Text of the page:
Driftwood Fire’s How To Untangle A Heartache is a rarity in today’s media mad world — a debut album by an organically creative female fronted group whose vivid songwriting and prodigious playing skills display an uncommon artistry.
Striking for its balance of variety and seamlessness, and for exceptional storytelling, the disc covers a wide palette of emotions and sounds in multi-instrumentalist Charlotte Formichella’s and singer-guitarist Lynn Scharf’s 11 original compositions. Together they embrace the roots of country, blues, pop and rock to create their own unique blend of Americana.
To songwriting aficionados, this comes as no surprise. The eponymous 2008 EP that introduced Driftwood Fire to the world at large also propelled them to the stages of the National Women’s Music Festival, the Rocky Mountain Folks Fest, the Falcon Ridge Emerging Artists showcase and the Far-West Folk Alliance Premier showcases. The strength of its recordings also gained them Suggested Artist status in VH-1’s Song of the Year contest.
Even before its release the new How To Untangle A Heartache has already received accolades from the Chris Austin Songwriting Contest, the International Narrative Song Competition, and the Telluride Troubadour contest.
“In the four years we’ve been together — starting from a point when we were really raw — we've devoured every style of music that spoke to us as we’ve expanded the sound and the grasp of the band,” Scharf explains. “We’ve worked hard; we’re both perfectionists. But at the heart of it all, whether we’re playing a song that has a more complex electric guitar arrangement or is written for just voice and banjo, it’s all grounded in our rural Virginia childhoods, where seeing live music meant going to the local firehouse to hear the neighbors play bluegrass – and there were some amazing players to learn from.”
With How To Untangle A Heartache, Scharf and Formichella present themselves as a formidably versatile and emotionally powerful band on their own terms. The opener “Turn On the Radio” achieves a beatific symmetry, balancing sounds from their musical roots — banjo, dobro, accordion and guitar — with a warm vocal performance steeped in pure pop melodicism.
Similarly the arrangement of “Appalachian Hills” evokes the misty valleys of the Shenandoah, while the storyline threads through the region’s history of Civil War and racial violence, contrasting nature’s beauty with a glimpse into the clouds of the human psyche. That potent blend won the tune first place in the 2007 International Narrative Song Competition.
“No matter how far we travel, physically and musically, the visceral memory of growing up in that region never leaves us,” Scharf observes.
“The Salty Sea,” which won first place in the Chris Austin Songwriting Contest at Merlefest 2011, is a pure-hearted love song tinged with longing — a theme for the ages, set simply to Scharf’s voice and Formichella’s banjo. And “Small City Nights” is a rocker that references poets from Shakespeare to Longfellow, conveying a universal underpinning: the desire for something bigger than one’s self — whether it be true love, a calling, or the promise of a more satisfying tomorrow.
Perhaps that song and ‘Let It All Go,” which won honorable mention in the Telluride Troubadour Contest this year, tell Driftwood Fire’s story best. Both are about taking steps into uncharted territory to pursue a dream.
For Formichella and Scharf that process began when they were introduced by a friend in college who knew their similar musical interests. Yet it took two years for their collaboration to come to fruition. Both graduated and sought careers in natural science: Formichella as a recording engineer gauging the impact of man’s sonic debris on the American wilderness, and Scharf mapping out the territories of endangered species.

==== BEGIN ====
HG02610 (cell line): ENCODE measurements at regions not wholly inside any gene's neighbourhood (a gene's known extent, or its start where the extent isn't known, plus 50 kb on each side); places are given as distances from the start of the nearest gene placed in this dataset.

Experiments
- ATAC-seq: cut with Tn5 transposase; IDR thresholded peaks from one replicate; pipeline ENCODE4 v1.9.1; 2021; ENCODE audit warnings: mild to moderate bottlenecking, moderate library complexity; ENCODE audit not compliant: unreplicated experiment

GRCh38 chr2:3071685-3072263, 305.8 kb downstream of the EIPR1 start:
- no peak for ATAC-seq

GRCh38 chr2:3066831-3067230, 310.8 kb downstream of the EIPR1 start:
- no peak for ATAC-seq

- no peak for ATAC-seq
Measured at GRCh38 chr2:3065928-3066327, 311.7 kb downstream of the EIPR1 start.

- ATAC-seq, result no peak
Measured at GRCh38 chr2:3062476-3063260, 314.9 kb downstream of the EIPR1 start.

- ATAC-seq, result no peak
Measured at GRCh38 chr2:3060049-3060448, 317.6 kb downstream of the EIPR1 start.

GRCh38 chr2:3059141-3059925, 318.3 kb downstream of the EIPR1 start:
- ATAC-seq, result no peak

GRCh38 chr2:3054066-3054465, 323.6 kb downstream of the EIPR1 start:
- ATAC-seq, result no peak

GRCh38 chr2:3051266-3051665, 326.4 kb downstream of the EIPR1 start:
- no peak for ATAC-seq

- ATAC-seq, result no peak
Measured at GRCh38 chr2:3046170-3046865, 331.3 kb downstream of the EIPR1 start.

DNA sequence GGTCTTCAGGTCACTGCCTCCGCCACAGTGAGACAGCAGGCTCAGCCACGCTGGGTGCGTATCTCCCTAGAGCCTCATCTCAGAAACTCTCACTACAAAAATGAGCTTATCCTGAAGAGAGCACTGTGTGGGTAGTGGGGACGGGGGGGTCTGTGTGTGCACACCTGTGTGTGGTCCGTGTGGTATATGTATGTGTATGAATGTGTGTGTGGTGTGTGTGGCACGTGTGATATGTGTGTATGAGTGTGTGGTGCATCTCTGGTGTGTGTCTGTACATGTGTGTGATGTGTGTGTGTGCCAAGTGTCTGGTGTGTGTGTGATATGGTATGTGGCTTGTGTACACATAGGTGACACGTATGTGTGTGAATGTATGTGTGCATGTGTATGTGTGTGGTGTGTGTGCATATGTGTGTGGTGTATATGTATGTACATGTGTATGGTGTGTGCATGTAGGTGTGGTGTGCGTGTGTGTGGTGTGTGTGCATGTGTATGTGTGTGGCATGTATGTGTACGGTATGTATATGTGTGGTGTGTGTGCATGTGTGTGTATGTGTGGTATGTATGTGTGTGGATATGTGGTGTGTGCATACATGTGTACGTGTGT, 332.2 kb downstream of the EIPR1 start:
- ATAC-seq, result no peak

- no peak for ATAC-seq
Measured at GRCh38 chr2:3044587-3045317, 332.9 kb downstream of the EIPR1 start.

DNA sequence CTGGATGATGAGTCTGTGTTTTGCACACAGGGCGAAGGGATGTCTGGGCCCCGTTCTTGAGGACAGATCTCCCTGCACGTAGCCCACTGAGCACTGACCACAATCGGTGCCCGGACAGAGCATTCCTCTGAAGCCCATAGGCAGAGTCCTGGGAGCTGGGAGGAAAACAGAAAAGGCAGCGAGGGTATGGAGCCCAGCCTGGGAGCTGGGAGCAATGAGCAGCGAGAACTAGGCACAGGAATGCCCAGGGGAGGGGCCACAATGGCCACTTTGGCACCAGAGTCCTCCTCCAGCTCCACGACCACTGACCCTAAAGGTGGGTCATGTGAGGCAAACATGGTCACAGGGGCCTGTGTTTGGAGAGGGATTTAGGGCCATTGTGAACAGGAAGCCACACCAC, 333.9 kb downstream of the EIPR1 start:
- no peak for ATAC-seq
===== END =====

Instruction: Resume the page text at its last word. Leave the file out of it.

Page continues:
“As much as we enjoy those jobs, we really found our hearts in our live shows,” Scharf relates, “and the more we did that the more we realized being professional musicians was what we truly wanted and that we needed to follow a different path.
“Once we accepted that, we got out the metronome, Charlotte switched to playing the banjo, electric guitar and singing harmonies, and I started spending some quality time with the guitar. As we built our skills we also went back and began to dissect what we loved about great American music from the Carter Family to Bonnie Raitt to Dolly Parton to Gillian Welch & David Rawlings.”
As scientists, it’s no surprise that Scharf and Formichella diligently picked apart the elements of tone, harmony and technique that make the classic American songbook so haunting and evocative, and then began applying what they learned to their own compositions.
Similarly, the duo’s passion for learning both in the studio and on stage made recording How To Untangle A Heartache a two-year process. Their first trip into producer-engineer John McVey’s Coupe Studios in Boulder, Colorado, was to lay down skeletal versions of the songs, so they could be analyzed for structure and spirit. Ultimately some grew more elaborate while others, like “The Salty Sea,” were stripped down to more simple incarnations. In that time Formichella’s command of the electric guitar grew to play a larger role in the band’s palette, and Grammy winning dobro player Sally Van Meter, keyboardist Scott McCormick and E-town percussionist Christian Teele were drafted for the final recordings.
“Our goal is for people who come to our shows or listen to our album to leave a little lighter,” Scharf explains. “We write our songs to have space and a sense of openness, and to tell their stories at an unhurried pace. They’re not meant to jump out at you from an iPod as part of the constant barrage of media we’re exposed to today.
“We want to give people an experience that slows down time a bit and encourages them to sit back and catch their breath — and maybe find a part of themselves in this music, like we did.”